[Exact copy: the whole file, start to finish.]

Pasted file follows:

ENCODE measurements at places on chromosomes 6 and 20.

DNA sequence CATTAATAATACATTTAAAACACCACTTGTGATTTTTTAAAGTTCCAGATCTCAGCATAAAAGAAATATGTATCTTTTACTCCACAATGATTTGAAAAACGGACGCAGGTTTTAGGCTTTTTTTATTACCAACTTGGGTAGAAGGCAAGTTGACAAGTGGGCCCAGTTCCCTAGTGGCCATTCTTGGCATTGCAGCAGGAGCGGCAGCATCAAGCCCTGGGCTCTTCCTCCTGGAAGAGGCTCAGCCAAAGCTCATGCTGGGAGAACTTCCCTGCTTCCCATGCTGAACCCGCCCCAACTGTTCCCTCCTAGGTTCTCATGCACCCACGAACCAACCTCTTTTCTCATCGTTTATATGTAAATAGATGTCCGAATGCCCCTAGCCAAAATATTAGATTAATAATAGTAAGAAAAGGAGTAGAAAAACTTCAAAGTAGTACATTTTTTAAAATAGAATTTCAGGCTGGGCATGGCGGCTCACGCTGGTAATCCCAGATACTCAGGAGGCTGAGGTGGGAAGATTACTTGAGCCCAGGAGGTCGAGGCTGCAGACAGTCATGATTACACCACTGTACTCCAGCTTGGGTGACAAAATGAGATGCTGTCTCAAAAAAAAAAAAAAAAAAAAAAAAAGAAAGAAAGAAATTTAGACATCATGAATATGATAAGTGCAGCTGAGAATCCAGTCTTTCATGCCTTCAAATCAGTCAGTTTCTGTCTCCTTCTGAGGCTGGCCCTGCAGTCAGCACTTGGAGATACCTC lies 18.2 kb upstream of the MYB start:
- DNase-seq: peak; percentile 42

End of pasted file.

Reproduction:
ENCODE measurements at places on chromosomes 6 and 20.

DNA sequence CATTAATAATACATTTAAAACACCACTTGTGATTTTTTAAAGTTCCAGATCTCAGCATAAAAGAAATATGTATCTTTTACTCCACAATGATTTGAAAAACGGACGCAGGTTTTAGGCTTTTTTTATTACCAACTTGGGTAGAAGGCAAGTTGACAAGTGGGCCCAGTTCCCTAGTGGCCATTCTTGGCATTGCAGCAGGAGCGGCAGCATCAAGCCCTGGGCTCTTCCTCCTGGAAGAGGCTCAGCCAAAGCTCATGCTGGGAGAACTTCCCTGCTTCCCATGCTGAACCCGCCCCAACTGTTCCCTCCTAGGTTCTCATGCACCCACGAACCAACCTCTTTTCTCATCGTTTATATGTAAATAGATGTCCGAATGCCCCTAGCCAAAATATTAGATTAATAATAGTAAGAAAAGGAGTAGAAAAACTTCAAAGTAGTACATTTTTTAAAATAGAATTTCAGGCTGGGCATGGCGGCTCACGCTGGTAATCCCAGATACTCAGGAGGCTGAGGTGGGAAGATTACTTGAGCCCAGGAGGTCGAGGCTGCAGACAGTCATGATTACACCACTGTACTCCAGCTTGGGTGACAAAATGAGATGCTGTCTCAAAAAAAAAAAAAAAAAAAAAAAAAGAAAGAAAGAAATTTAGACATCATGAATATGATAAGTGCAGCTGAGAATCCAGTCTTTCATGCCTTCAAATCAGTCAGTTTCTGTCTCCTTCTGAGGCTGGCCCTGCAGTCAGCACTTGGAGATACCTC lies 18.2 kb upstream of the MYB start:
- DNase-seq: peak; percentile 42